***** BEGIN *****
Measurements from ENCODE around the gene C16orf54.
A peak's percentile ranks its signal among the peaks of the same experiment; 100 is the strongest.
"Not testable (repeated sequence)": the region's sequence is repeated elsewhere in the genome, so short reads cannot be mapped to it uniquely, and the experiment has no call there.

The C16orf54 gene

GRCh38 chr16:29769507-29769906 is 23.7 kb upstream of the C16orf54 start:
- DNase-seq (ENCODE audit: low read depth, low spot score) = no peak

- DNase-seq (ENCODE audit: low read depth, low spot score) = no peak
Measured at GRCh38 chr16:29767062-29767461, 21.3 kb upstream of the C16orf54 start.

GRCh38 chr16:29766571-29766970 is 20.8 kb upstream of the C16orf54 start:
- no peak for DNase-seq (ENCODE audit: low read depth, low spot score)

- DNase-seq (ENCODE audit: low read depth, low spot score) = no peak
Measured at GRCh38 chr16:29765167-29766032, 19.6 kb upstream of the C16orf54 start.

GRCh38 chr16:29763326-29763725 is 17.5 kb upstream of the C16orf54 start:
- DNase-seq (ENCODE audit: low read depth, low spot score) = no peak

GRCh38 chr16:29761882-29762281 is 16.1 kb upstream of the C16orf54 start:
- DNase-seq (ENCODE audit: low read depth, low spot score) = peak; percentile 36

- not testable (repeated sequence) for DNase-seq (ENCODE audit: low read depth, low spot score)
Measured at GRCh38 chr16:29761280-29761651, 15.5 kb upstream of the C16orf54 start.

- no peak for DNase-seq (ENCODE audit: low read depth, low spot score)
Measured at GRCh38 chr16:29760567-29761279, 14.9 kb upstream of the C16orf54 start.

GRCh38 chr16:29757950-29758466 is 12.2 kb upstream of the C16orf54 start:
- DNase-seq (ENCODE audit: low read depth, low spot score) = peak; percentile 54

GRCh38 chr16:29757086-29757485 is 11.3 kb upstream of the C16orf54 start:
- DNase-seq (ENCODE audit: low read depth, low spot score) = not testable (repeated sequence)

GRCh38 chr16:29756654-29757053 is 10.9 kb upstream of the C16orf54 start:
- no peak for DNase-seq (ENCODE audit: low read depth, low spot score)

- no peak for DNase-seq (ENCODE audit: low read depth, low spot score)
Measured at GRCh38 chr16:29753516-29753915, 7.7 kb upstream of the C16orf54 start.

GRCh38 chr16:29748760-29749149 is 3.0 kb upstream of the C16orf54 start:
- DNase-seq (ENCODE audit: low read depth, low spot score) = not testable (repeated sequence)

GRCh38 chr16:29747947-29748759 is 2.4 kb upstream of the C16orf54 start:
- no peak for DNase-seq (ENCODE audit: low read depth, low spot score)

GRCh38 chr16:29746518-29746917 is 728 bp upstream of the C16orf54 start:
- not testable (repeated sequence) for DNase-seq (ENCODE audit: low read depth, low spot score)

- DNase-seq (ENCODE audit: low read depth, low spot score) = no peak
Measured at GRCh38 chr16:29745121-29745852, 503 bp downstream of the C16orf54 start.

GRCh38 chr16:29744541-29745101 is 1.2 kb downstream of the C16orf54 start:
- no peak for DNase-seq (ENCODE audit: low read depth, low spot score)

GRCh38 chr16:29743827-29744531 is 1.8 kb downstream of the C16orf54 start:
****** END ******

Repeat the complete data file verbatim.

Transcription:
Measurements from ENCODE around the gene C16orf54.
A peak's percentile ranks its signal among the peaks of the same experiment; 100 is the strongest.
"Not testable (repeated sequence)": the region's sequence is repeated elsewhere in the genome, so short reads cannot be mapped to it uniquely, and the experiment has no call there.

The C16orf54 gene

GRCh38 chr16:29769507-29769906 is 23.7 kb upstream of the C16orf54 start:
- DNase-seq (ENCODE audit: low read depth, low spot score) = no peak

- DNase-seq (ENCODE audit: low read depth, low spot score) = no peak
Measured at GRCh38 chr16:29767062-29767461, 21.3 kb upstream of the C16orf54 start.

GRCh38 chr16:29766571-29766970 is 20.8 kb upstream of the C16orf54 start:
- no peak for DNase-seq (ENCODE audit: low read depth, low spot score)

- DNase-seq (ENCODE audit: low read depth, low spot score) = no peak
Measured at GRCh38 chr16:29765167-29766032, 19.6 kb upstream of the C16orf54 start.

GRCh38 chr16:29763326-29763725 is 17.5 kb upstream of the C16orf54 start:
- DNase-seq (ENCODE audit: low read depth, low spot score) = no peak

GRCh38 chr16:29761882-29762281 is 16.1 kb upstream of the C16orf54 start:
- DNase-seq (ENCODE audit: low read depth, low spot score) = peak; percentile 36

- not testable (repeated sequence) for DNase-seq (ENCODE audit: low read depth, low spot score)
Measured at GRCh38 chr16:29761280-29761651, 15.5 kb upstream of the C16orf54 start.

- no peak for DNase-seq (ENCODE audit: low read depth, low spot score)
Measured at GRCh38 chr16:29760567-29761279, 14.9 kb upstream of the C16orf54 start.

GRCh38 chr16:29757950-29758466 is 12.2 kb upstream of the C16orf54 start:
- DNase-seq (ENCODE audit: low read depth, low spot score) = peak; percentile 54

GRCh38 chr16:29757086-29757485 is 11.3 kb upstream of the C16orf54 start:
- DNase-seq (ENCODE audit: low read depth, low spot score) = not testable (repeated sequence)

GRCh38 chr16:29756654-29757053 is 10.9 kb upstream of the C16orf54 start:
- no peak for DNase-seq (ENCODE audit: low read depth, low spot score)

- no peak for DNase-seq (ENCODE audit: low read depth, low spot score)
Measured at GRCh38 chr16:29753516-29753915, 7.7 kb upstream of the C16orf54 start.

GRCh38 chr16:29748760-29749149 is 3.0 kb upstream of the C16orf54 start:
- DNase-seq (ENCODE audit: low read depth, low spot score) = not testable (repeated sequence)

GRCh38 chr16:29747947-29748759 is 2.4 kb upstream of the C16orf54 start:
- no peak for DNase-seq (ENCODE audit: low read depth, low spot score)

GRCh38 chr16:29746518-29746917 is 728 bp upstream of the C16orf54 start:
- not testable (repeated sequence) for DNase-seq (ENCODE audit: low read depth, low spot score)

- DNase-seq (ENCODE audit: low read depth, low spot score) = no peak
Measured at GRCh38 chr16:29745121-29745852, 503 bp downstream of the C16orf54 start.

GRCh38 chr16:29744541-29745101 is 1.2 kb downstream of the C16orf54 start:
- no peak for DNase-seq (ENCODE audit: low read depth, low spot score)

GRCh38 chr16:29743827-29744531 is 1.8 kb downstream of the C16orf54 start: